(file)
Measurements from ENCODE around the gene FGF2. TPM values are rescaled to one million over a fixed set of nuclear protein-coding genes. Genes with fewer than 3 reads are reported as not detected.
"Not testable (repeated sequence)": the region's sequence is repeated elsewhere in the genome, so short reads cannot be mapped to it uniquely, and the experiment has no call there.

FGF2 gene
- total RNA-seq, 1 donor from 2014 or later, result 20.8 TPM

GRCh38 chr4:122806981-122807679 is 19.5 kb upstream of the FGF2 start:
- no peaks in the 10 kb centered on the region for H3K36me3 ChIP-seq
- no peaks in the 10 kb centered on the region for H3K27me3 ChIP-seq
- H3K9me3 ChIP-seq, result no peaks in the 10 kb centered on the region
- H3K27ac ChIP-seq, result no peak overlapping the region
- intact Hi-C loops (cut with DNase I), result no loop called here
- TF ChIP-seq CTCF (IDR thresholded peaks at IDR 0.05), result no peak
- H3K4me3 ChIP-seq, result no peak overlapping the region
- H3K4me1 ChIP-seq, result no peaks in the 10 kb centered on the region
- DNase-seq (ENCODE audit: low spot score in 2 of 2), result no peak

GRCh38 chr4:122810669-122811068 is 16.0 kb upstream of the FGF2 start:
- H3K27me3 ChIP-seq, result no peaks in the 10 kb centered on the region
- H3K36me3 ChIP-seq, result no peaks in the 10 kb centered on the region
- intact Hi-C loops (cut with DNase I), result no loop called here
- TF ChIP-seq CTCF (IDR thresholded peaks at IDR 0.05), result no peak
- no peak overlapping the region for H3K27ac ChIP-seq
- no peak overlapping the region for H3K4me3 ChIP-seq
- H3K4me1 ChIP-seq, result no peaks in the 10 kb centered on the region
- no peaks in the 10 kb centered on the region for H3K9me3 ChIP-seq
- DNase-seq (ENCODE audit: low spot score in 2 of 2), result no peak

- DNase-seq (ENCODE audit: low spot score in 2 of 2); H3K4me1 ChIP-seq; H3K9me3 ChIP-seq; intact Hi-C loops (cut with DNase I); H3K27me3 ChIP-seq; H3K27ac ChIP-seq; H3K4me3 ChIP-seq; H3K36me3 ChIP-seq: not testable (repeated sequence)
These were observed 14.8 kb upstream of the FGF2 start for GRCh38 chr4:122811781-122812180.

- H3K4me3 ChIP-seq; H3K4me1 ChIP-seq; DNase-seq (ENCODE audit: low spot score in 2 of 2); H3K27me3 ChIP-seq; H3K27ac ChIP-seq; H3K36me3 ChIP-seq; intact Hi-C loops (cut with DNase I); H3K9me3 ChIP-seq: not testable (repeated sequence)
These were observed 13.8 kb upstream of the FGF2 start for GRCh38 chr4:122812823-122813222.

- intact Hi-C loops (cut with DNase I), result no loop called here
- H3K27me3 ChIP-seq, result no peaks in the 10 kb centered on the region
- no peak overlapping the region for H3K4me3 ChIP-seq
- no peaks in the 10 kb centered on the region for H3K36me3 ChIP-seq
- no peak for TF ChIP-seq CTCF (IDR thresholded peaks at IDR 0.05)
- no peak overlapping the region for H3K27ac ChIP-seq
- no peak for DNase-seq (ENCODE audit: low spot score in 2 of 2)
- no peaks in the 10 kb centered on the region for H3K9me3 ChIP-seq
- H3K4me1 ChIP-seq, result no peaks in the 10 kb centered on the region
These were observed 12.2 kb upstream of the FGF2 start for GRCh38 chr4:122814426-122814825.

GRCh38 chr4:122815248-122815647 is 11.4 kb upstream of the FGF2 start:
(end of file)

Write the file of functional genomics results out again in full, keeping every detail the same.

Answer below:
Measurements from ENCODE around the gene FGF2. TPM values are rescaled to one million over a fixed set of nuclear protein-coding genes. Genes with fewer than 3 reads are reported as not detected.
"Not testable (repeated sequence)": the region's sequence is repeated elsewhere in the genome, so short reads cannot be mapped to it uniquely, and the experiment has no call there.

FGF2 gene
- total RNA-seq, 1 donor from 2014 or later, result 20.8 TPM

GRCh38 chr4:122806981-122807679 is 19.5 kb upstream of the FGF2 start:
- no peaks in the 10 kb centered on the region for H3K36me3 ChIP-seq
- no peaks in the 10 kb centered on the region for H3K27me3 ChIP-seq
- H3K9me3 ChIP-seq, result no peaks in the 10 kb centered on the region
- H3K27ac ChIP-seq, result no peak overlapping the region
- intact Hi-C loops (cut with DNase I), result no loop called here
- TF ChIP-seq CTCF (IDR thresholded peaks at IDR 0.05), result no peak
- H3K4me3 ChIP-seq, result no peak overlapping the region
- H3K4me1 ChIP-seq, result no peaks in the 10 kb centered on the region
- DNase-seq (ENCODE audit: low spot score in 2 of 2), result no peak

GRCh38 chr4:122810669-122811068 is 16.0 kb upstream of the FGF2 start:
- H3K27me3 ChIP-seq, result no peaks in the 10 kb centered on the region
- H3K36me3 ChIP-seq, result no peaks in the 10 kb centered on the region
- intact Hi-C loops (cut with DNase I), result no loop called here
- TF ChIP-seq CTCF (IDR thresholded peaks at IDR 0.05), result no peak
- no peak overlapping the region for H3K27ac ChIP-seq
- no peak overlapping the region for H3K4me3 ChIP-seq
- H3K4me1 ChIP-seq, result no peaks in the 10 kb centered on the region
- no peaks in the 10 kb centered on the region for H3K9me3 ChIP-seq
- DNase-seq (ENCODE audit: low spot score in 2 of 2), result no peak

- DNase-seq (ENCODE audit: low spot score in 2 of 2); H3K4me1 ChIP-seq; H3K9me3 ChIP-seq; intact Hi-C loops (cut with DNase I); H3K27me3 ChIP-seq; H3K27ac ChIP-seq; H3K4me3 ChIP-seq; H3K36me3 ChIP-seq: not testable (repeated sequence)
These were observed 14.8 kb upstream of the FGF2 start for GRCh38 chr4:122811781-122812180.

- H3K4me3 ChIP-seq; H3K4me1 ChIP-seq; DNase-seq (ENCODE audit: low spot score in 2 of 2); H3K27me3 ChIP-seq; H3K27ac ChIP-seq; H3K36me3 ChIP-seq; intact Hi-C loops (cut with DNase I); H3K9me3 ChIP-seq: not testable (repeated sequence)
These were observed 13.8 kb upstream of the FGF2 start for GRCh38 chr4:122812823-122813222.

- intact Hi-C loops (cut with DNase I), result no loop called here
- H3K27me3 ChIP-seq, result no peaks in the 10 kb centered on the region
- no peak overlapping the region for H3K4me3 ChIP-seq
- no peaks in the 10 kb centered on the region for H3K36me3 ChIP-seq
- no peak for TF ChIP-seq CTCF (IDR thresholded peaks at IDR 0.05)
- no peak overlapping the region for H3K27ac ChIP-seq
- no peak for DNase-seq (ENCODE audit: low spot score in 2 of 2)
- no peaks in the 10 kb centered on the region for H3K9me3 ChIP-seq
- H3K4me1 ChIP-seq, result no peaks in the 10 kb centered on the region
These were observed 12.2 kb upstream of the FGF2 start for GRCh38 chr4:122814426-122814825.

GRCh38 chr4:122815248-122815647 is 11.4 kb upstream of the FGF2 start: